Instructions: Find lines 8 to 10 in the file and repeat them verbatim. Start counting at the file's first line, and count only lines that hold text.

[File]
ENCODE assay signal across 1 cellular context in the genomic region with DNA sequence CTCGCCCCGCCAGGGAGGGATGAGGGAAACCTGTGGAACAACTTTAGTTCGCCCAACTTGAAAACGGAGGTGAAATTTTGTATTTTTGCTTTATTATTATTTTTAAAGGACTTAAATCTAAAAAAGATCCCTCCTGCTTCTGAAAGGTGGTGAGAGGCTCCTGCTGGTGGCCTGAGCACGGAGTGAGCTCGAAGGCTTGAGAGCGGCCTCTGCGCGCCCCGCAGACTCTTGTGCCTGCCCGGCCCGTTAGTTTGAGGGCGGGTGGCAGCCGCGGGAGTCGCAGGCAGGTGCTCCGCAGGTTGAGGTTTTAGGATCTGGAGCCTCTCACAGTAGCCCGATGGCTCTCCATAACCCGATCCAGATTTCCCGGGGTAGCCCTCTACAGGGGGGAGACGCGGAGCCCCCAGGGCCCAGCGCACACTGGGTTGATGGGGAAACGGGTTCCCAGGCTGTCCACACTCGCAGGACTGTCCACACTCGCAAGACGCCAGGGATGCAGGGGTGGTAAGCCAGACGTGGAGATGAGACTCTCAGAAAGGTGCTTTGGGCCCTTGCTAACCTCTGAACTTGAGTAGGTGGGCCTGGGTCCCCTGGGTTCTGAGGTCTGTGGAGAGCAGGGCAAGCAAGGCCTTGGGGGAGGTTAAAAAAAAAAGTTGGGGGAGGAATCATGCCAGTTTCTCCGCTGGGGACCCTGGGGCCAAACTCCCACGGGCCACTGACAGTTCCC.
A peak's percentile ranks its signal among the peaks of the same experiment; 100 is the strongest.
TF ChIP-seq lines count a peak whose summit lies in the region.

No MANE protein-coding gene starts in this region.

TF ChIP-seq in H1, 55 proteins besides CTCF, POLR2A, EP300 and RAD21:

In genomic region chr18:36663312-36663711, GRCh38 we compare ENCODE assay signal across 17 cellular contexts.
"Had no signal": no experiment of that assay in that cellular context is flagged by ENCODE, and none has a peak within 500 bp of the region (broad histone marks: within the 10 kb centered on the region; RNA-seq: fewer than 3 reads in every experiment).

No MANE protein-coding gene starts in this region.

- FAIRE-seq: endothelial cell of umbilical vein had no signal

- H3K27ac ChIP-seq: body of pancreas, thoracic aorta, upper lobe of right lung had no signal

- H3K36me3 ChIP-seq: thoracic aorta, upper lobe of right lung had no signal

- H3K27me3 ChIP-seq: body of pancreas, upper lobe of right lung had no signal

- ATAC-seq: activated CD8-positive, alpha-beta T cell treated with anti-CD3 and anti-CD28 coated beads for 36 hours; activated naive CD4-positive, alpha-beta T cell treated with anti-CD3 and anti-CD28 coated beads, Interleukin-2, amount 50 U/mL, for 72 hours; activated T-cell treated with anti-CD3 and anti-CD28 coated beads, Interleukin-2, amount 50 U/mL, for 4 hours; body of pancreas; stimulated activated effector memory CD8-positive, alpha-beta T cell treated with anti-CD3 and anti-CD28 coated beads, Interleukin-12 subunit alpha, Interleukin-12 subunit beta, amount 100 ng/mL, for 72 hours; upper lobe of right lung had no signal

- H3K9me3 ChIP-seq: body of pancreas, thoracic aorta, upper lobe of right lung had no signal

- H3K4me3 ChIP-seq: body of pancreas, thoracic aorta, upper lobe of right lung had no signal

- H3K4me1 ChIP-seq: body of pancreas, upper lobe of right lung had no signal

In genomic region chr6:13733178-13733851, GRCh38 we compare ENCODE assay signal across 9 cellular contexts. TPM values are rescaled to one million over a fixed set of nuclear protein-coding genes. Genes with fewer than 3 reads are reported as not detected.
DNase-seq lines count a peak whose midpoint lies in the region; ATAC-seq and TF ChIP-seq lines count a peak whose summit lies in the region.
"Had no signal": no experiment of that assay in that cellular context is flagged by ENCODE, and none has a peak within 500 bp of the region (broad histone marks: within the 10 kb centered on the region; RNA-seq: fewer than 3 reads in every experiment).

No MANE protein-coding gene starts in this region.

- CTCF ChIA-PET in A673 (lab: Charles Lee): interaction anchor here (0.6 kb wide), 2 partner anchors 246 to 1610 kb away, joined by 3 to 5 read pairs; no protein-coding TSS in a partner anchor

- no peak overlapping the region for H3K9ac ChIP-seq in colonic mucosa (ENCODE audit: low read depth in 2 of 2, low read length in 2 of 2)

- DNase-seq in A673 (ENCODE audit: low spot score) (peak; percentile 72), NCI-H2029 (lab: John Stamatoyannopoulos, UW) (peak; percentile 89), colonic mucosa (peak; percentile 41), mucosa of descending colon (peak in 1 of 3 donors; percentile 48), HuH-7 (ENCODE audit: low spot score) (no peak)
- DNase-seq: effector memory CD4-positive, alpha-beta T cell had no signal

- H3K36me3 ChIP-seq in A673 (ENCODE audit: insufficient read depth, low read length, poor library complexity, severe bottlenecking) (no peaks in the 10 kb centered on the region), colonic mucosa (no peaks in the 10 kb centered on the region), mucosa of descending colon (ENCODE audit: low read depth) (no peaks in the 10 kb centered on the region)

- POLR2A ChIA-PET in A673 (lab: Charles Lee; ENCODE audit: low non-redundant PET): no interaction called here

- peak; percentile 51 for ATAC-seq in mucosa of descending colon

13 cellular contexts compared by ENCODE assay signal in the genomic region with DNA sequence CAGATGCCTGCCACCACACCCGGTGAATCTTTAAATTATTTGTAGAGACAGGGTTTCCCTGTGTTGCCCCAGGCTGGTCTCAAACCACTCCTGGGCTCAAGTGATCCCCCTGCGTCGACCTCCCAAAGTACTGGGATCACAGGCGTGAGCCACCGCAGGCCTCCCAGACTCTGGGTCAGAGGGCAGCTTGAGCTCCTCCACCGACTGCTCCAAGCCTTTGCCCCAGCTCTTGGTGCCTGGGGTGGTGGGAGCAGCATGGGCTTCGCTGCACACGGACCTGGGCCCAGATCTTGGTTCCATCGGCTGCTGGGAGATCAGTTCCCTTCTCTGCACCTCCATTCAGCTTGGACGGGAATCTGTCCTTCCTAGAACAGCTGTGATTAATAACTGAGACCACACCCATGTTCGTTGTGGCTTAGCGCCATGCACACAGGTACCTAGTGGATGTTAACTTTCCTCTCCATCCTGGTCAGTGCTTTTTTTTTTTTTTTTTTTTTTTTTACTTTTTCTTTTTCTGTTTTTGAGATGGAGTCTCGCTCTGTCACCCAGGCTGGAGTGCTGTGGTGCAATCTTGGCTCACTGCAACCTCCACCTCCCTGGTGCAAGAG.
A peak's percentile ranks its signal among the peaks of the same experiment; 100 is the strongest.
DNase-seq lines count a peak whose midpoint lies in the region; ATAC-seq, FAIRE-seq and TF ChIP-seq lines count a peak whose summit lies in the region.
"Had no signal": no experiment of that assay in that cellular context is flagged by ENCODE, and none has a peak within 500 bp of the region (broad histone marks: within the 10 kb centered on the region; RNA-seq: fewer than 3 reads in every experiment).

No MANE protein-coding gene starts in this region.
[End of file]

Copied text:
No MANE protein-coding gene starts in this region.

- FAIRE-seq: endothelial cell of umbilical vein had no signal

- H3K27ac ChIP-seq: body of pancreas, thoracic aorta, upper lobe of right lung had no signal